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Hawks and their fans celebrate one last time

by Brian Hedger
CHICAGO – It was a night they'd been waiting for since that muggy June evening in Philadelphia, when Patrick Kane's overtime goal delivered a Stanley Cup full of excitement to Chicago and finally quenched a 49-year thirst for a hockey title in the Windy City.
They raised three championship banners at the United Center on Saturday night, but it was more than just a ceremony for those who filled the building with camera flashes and cheers. They also celebrated the proud history of the Chicago Blackhawks and the official resurrection of an Original Six team that had virtually disappeared from the hockey map.
For 30 minutes at least, it didn't matter that almost half of the team was turned over because of the League's salary cap or that the Hawks would play rival Detroit without defenseman Brian Campbell and Patrick Sharp – both out with injuries.
All that mattered was that huge new Stanley Cup championship banner slowly being raised to the rafters alongside the ones from 1934, 1938 and 1961. It had to be a surreal feeling for most Hawks fans in attendance, many of whom suffered through some very dark days in the late 1990s and the early years of the past decade.
Perhaps Hawks fan Don McCauley summed it up best when he was asked whether he thought he'd ever live to see a night like this for the Blackhawks.
"Heck no!" said McCauley, 43, of Crete, Ill. "It's really amazing. You may never see it again, either. You never know."
Or it might happen again next season. Chicago is still loaded with young talent – and that core group of stars who returned this season got their final reward on Saturday for winning Lord Stanley's chalice. Toews, Kane, Patrick Sharp, Duncan Keith and all the returning champions who hoisted the Cup this summer were treated like kings in their return to the ice.
They entered the United Center after exiting limousines and strolled down a red carpet -- then were welcomed into team history by some of the very legends whose names are already up in the rafters.
Bobby Hull was there. Stan Mikita and Tony Esposito were, too. Denis Savard, Pierre Pilote, Eric Nesterenko --  all returned to help make this one of the most memorable nights in the Hawks' storied history.
There was a stirring video recollection of the run to the Cup. There were computerized laser lights that made the ice come alive during the 30-minute pre-game ceremony. There was the sight of Hawks captain Jonathan Toews skating the Cup to center ice over a virtual computerized red carpet. There was Hawks owner Rocky Wirtz thanking fans and vowing to keep the team in contention for years to come.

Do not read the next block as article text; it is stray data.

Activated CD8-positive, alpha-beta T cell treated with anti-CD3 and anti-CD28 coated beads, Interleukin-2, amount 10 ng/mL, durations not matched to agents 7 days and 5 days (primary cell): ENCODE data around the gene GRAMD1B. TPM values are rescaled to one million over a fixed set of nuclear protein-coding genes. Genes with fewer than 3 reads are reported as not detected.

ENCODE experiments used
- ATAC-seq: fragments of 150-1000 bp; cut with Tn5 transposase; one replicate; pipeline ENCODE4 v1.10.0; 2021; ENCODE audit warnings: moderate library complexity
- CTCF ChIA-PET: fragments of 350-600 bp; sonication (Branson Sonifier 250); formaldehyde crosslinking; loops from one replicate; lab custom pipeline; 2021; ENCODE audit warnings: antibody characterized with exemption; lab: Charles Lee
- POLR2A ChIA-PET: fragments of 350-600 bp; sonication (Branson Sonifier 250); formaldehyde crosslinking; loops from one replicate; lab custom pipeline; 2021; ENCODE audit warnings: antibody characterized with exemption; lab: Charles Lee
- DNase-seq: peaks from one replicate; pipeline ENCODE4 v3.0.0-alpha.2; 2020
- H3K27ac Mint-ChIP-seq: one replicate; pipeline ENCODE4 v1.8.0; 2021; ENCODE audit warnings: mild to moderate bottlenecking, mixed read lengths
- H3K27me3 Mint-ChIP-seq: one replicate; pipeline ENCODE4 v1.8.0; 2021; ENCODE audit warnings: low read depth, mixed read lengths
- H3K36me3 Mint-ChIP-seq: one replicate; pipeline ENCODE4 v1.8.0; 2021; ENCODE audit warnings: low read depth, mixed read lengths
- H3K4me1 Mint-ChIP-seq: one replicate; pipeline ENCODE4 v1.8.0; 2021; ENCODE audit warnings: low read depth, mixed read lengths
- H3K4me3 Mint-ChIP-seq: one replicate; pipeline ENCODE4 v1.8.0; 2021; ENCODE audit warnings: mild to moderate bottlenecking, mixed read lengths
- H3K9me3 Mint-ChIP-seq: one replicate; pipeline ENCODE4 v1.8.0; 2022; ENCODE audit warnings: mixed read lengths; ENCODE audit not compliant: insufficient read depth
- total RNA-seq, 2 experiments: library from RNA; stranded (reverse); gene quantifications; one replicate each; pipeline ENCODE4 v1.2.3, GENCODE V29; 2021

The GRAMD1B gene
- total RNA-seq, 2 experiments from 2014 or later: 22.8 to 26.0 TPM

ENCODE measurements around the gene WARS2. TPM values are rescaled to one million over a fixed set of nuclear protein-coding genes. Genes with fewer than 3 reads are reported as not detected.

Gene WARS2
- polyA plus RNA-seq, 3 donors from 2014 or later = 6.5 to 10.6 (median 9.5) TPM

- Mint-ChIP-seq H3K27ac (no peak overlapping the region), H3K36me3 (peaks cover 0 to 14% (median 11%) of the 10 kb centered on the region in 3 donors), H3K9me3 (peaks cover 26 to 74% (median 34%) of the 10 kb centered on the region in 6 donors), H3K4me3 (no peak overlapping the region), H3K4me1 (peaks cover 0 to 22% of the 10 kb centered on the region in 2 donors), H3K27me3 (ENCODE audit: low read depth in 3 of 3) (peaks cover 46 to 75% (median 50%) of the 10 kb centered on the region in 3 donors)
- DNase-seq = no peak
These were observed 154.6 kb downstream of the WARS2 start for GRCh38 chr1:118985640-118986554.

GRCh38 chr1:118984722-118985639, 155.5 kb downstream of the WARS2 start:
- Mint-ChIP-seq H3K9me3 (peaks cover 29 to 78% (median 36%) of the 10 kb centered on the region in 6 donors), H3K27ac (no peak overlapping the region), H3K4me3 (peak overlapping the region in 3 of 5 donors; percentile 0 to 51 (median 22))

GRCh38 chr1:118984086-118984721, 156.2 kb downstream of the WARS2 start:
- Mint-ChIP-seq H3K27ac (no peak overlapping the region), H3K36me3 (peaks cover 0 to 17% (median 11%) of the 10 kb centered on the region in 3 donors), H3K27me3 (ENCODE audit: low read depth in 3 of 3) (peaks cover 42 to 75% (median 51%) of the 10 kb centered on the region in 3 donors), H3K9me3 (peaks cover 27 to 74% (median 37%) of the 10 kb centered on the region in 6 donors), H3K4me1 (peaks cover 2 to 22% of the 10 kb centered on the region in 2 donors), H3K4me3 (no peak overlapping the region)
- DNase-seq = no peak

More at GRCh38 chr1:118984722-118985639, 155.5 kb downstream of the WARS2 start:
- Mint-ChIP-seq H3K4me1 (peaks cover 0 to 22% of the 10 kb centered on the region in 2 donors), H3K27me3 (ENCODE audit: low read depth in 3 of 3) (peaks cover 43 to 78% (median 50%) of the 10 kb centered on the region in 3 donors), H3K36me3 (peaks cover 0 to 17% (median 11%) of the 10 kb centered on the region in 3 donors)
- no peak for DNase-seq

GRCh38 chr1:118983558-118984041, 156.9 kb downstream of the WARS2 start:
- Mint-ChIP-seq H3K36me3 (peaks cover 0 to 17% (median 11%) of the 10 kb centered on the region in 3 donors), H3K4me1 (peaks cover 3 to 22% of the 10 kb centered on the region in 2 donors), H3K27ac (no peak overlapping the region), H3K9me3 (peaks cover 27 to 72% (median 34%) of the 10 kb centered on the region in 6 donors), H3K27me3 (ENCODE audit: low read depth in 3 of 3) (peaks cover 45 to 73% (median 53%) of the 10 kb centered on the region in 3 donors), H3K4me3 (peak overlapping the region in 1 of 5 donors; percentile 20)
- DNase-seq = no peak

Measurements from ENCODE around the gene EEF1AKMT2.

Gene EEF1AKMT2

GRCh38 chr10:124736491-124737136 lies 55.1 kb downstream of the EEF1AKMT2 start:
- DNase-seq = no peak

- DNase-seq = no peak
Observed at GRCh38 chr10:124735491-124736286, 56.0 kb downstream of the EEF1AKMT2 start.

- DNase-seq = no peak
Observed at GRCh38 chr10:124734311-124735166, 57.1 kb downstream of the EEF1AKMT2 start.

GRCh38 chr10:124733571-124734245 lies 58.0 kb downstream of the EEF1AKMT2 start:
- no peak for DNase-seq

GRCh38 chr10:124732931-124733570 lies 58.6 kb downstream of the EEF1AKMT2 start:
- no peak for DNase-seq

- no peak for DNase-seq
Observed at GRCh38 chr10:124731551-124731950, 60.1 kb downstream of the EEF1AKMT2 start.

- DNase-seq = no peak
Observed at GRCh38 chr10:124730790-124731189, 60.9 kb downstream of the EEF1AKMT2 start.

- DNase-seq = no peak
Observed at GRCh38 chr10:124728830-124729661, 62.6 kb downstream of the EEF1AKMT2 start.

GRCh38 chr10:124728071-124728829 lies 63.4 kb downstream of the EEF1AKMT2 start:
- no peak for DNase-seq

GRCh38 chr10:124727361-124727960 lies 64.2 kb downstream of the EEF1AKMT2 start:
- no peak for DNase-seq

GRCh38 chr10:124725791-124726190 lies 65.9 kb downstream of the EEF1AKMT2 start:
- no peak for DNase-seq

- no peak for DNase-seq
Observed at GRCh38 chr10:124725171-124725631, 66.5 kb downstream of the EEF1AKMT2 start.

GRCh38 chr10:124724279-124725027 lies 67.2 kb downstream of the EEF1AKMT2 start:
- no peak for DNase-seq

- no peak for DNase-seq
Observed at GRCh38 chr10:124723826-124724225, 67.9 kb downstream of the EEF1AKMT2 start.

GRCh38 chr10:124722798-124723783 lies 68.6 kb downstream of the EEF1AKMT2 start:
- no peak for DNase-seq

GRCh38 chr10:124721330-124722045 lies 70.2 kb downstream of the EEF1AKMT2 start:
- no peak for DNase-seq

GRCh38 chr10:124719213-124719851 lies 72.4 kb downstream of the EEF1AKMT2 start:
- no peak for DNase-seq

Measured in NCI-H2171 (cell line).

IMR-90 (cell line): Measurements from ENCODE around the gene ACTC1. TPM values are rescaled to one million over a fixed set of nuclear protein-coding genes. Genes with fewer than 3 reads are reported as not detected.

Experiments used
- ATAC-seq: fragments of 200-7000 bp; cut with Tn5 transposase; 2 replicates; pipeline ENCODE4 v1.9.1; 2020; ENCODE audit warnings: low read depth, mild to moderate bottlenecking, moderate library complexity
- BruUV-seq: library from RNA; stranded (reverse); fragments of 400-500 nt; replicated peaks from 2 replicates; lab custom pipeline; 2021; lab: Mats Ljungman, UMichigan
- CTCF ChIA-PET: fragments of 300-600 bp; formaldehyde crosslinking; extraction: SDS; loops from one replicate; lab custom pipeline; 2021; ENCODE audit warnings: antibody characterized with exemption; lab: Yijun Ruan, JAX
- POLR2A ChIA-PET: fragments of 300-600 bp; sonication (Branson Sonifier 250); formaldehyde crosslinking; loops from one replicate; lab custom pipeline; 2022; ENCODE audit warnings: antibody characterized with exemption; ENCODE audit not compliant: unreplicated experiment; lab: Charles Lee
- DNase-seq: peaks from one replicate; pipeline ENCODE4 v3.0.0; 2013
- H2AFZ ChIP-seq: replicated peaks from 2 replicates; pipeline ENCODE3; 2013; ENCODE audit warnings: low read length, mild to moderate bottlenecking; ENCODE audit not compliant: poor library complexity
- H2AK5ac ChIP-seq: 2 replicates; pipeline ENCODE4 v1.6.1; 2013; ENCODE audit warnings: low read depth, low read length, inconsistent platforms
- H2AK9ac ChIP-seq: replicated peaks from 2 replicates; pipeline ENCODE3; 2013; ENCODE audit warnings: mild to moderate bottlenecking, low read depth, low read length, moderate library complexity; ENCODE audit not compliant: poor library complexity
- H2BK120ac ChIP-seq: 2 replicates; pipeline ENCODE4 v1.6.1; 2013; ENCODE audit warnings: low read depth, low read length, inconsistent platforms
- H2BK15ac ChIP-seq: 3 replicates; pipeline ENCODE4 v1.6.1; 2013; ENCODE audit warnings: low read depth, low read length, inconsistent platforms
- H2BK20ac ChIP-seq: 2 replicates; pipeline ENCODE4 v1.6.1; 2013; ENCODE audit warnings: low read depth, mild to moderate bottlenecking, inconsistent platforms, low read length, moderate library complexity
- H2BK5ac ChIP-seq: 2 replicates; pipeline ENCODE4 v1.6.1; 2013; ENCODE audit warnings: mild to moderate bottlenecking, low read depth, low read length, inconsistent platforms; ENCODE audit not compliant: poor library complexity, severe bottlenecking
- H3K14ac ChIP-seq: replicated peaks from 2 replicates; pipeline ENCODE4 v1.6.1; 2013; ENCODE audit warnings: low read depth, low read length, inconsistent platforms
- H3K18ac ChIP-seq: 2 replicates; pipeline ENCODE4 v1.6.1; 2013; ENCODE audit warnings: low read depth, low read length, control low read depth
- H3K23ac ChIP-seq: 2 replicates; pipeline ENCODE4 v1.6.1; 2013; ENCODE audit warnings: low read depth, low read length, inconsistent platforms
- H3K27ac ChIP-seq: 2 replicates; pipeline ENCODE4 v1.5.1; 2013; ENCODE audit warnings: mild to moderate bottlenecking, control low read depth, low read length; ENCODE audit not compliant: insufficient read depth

There were members of the 1961 Cup-winning team unfurling the 2010 banner and handing it over to the current Hawks – who skated it to the other end of the ice for it to be raised. They posed for pictures, shook each other's hands -- and there might've even been a tear shed.
Then the banner was off to the rafters to join the others while the familiar roar during the national anthem bounced off every corner of the building. There was even a familiar foe to despise in the Red Wings, the team Hawks fans love to hate.
In short, this night had it all as the celebration of 2010 was finally capped.
It was a scene that Chicago residents Al Cohn, 55, and his 15-year old son Walter Nolan-Cohn will never forget. Al Cohn remembers the Cup being paraded around the rink at the old Chicago Stadium by the Pittsburgh Penguins in 1992, but his son will always remember Toews skating with it on Saturday night.
"I've been counting this down for about three months, since they won the Cup," said Nolan-Cohn, who went to three playoff games last season. "What's cool is that in 20 years I'm still going to be seeing that banner in the rafters and know that I was here for that."
So were Katie Van Diggelen, Mike Stein and Chuck Karavidas -- who stood together on the red carpet after the Hawks had walked down it and posed for a keepsake photo.
Van Diggelen, 50, of Arlington Heights, Ill., has been coming to Hawks games since the early 1980s with friend Karavidas, 78. She said her father once owned the lot that United Center was built on, while Karavidas has known the Wirtz family through business dealings for nearly 50 years.
"We came to every home game here, even in their worst years," Karavidas said. "I became a Hawks fan the season after they won the Cup in 1961 and have been one ever since. It's just a wonderful evening."

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